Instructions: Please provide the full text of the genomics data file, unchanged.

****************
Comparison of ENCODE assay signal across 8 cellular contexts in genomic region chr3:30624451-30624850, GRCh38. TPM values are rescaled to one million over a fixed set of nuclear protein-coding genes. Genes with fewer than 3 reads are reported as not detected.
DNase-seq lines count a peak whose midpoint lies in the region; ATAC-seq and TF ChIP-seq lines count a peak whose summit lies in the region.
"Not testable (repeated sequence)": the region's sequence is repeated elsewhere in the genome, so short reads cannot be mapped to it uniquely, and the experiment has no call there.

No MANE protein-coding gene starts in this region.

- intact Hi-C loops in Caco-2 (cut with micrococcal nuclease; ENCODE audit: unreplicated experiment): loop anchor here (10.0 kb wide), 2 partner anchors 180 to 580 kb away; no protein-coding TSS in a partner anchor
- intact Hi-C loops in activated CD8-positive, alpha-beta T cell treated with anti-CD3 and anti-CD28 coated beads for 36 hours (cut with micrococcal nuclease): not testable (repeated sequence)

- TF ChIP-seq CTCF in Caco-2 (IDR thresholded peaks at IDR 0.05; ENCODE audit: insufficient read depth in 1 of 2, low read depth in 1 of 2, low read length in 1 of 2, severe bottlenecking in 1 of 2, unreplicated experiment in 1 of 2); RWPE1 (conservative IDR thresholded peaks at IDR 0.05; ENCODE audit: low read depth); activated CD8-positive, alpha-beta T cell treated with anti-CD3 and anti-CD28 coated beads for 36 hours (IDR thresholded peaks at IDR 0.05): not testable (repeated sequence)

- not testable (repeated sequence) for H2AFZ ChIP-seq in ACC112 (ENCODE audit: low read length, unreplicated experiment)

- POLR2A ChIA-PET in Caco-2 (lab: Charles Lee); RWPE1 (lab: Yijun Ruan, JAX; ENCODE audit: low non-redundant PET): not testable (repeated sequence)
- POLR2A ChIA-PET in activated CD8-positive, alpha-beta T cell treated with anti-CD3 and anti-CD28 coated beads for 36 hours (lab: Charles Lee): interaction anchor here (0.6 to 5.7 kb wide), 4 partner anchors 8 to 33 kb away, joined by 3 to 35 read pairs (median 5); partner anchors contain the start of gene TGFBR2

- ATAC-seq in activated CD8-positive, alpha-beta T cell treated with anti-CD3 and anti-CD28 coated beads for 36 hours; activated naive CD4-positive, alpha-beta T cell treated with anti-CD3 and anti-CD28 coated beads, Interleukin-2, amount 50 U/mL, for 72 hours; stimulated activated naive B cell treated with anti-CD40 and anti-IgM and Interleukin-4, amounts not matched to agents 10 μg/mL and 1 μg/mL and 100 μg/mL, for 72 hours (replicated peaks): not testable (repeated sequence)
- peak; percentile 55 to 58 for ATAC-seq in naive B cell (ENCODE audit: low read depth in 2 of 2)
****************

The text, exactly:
Comparison of ENCODE assay signal across 8 cellular contexts in genomic region chr3:30624451-30624850, GRCh38. TPM values are rescaled to one million over a fixed set of nuclear protein-coding genes. Genes with fewer than 3 reads are reported as not detected.
DNase-seq lines count a peak whose midpoint lies in the region; ATAC-seq and TF ChIP-seq lines count a peak whose summit lies in the region.
"Not testable (repeated sequence)": the region's sequence is repeated elsewhere in the genome, so short reads cannot be mapped to it uniquely, and the experiment has no call there.

No MANE protein-coding gene starts in this region.

- intact Hi-C loops in Caco-2 (cut with micrococcal nuclease; ENCODE audit: unreplicated experiment): loop anchor here (10.0 kb wide), 2 partner anchors 180 to 580 kb away; no protein-coding TSS in a partner anchor
- intact Hi-C loops in activated CD8-positive, alpha-beta T cell treated with anti-CD3 and anti-CD28 coated beads for 36 hours (cut with micrococcal nuclease): not testable (repeated sequence)

- TF ChIP-seq CTCF in Caco-2 (IDR thresholded peaks at IDR 0.05; ENCODE audit: insufficient read depth in 1 of 2, low read depth in 1 of 2, low read length in 1 of 2, severe bottlenecking in 1 of 2, unreplicated experiment in 1 of 2); RWPE1 (conservative IDR thresholded peaks at IDR 0.05; ENCODE audit: low read depth); activated CD8-positive, alpha-beta T cell treated with anti-CD3 and anti-CD28 coated beads for 36 hours (IDR thresholded peaks at IDR 0.05): not testable (repeated sequence)

- not testable (repeated sequence) for H2AFZ ChIP-seq in ACC112 (ENCODE audit: low read length, unreplicated experiment)

- POLR2A ChIA-PET in Caco-2 (lab: Charles Lee); RWPE1 (lab: Yijun Ruan, JAX; ENCODE audit: low non-redundant PET): not testable (repeated sequence)
- POLR2A ChIA-PET in activated CD8-positive, alpha-beta T cell treated with anti-CD3 and anti-CD28 coated beads for 36 hours (lab: Charles Lee): interaction anchor here (0.6 to 5.7 kb wide), 4 partner anchors 8 to 33 kb away, joined by 3 to 35 read pairs (median 5); partner anchors contain the start of gene TGFBR2

- ATAC-seq in activated CD8-positive, alpha-beta T cell treated with anti-CD3 and anti-CD28 coated beads for 36 hours; activated naive CD4-positive, alpha-beta T cell treated with anti-CD3 and anti-CD28 coated beads, Interleukin-2, amount 50 U/mL, for 72 hours; stimulated activated naive B cell treated with anti-CD40 and anti-IgM and Interleukin-4, amounts not matched to agents 10 μg/mL and 1 μg/mL and 100 μg/mL, for 72 hours (replicated peaks): not testable (repeated sequence)
- peak; percentile 55 to 58 for ATAC-seq in naive B cell (ENCODE audit: low read depth in 2 of 2)